"CBI is of the view that a period of two years will be too short for the director to have a long term perspective of the organisation. It needs to be made a minimum three years," it said.
Interestingly, the agency agreed with Centre's proposal that the government will have the power of superintendence and administration over the CBI for all cases except those which come under the Prevention of Corruption(PC) Act. CVC will have such power over the CBI for all cases to be probed under the PC Act.
The affidavit also said that CBI Director be given power to induct SP level officers. At present, he has powers to induct only up to Inspector-level officers.
"CBI is of the view that experience shows that vacancies at the cutting edge level at the rank of SP remain very high. In view of the continued large number of vacancies at SP level and delay in the entire process of induction, the director may be empowered to induct SP level officers subject to the officers being available on the offer list for Central Deputation," it said.
The agency agreed with the government recommendation that the CBI would have power to go ahead with prosecution for its officials if the Centre does not grant sanction within three months but it said "An exception is required to be made to obviate the need of the consent of the state government in the matters pertaining to employees of Central government and PSUs working in the state".
The Centre had earlier told the Supreme Court that it was bringing significant changes in laws to free CBI from extraneous influences and usher in a new system of appointing its Director providing a say for apex judiciary and Leader of the Opposition while making his removal tougher.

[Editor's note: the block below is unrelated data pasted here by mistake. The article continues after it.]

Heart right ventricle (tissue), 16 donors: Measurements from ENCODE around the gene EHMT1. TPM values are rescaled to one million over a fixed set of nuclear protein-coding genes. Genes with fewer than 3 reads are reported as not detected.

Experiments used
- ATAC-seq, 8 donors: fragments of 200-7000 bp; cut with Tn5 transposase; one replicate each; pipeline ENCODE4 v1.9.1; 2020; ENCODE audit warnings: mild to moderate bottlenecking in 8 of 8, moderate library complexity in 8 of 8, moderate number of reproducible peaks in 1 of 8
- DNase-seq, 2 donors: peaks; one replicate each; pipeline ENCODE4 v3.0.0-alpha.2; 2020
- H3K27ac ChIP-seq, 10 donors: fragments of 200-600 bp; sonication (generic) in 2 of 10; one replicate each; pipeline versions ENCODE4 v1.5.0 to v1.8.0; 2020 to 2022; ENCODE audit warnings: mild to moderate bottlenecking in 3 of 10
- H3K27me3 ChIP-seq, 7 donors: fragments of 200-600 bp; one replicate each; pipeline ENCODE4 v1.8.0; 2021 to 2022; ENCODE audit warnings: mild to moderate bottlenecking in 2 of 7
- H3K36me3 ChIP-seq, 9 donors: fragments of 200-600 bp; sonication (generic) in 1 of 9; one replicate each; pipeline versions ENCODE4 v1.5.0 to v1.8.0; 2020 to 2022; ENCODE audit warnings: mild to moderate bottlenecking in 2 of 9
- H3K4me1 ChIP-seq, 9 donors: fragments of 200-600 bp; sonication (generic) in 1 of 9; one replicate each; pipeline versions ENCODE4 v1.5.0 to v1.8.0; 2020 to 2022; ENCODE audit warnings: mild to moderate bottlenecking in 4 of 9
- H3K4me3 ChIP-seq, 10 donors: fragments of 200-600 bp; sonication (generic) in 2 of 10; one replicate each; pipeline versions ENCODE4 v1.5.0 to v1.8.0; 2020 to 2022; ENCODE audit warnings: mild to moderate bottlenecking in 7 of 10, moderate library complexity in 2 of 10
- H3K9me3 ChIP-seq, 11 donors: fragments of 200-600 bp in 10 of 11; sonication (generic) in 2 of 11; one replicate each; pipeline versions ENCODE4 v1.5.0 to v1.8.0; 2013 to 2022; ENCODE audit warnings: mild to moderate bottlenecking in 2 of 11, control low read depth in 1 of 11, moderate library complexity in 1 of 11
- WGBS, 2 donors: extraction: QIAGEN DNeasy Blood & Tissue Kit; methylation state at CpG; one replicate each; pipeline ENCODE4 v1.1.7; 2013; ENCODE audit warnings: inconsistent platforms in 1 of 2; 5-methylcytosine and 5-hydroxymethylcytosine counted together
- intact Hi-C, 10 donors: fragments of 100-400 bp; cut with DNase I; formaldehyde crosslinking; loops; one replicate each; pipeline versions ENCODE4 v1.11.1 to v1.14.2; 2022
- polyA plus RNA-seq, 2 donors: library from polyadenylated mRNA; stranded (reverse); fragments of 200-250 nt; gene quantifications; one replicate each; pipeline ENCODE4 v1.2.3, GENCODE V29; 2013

Asked to put in place a law for ensuring independence of and functional autonomy of CBI, the Centre had filed a 41-page affidavit in the apex court detailing the various steps it was planning to insulate the agency from political and other influences.
The government had said that Delhi Special Police Establishment Act, under whose provisions the CBI operates, would be amended to provide for a Committee under the aegis of Prime Minister, including the Chief Justice of India or a Supreme Court Judge and the Leader of Opposition in Lok Sabha, that will choose the Director.
At present, the Director is appointed by the Centre from a panel of officers recommended by a committee comprising of Central Vigilance Commissioner (Chairperson), Vigilance Commissioners, Secretary in-charge of Home Ministry and Secretary (Co-ordination and Public Grievances) Cabinet Secretariat.
The affidavit said that CVC will have the power of superintendence and administration over the CBI for all cases to be probed under the Prevention of Corruption Act but such power would vest in the Centre for rest of the cases.
The affidavit was filed in compliance with apex court's May 8 order asking the government as to whether it intended to put in place a law to ensure independence of CBI and its functional autonomy and insulate it from extraneous influences of any kind.
Dubbing the agency as a "caged parrot", the court had passed the order in the wake of sensational disclosure made by the CBI director Ranjit Sinha that the agency shared its Coalgate investigation report with the then Law Minister Ashwani Kumar and top officials of the PMO and Coal Ministry as desired by them.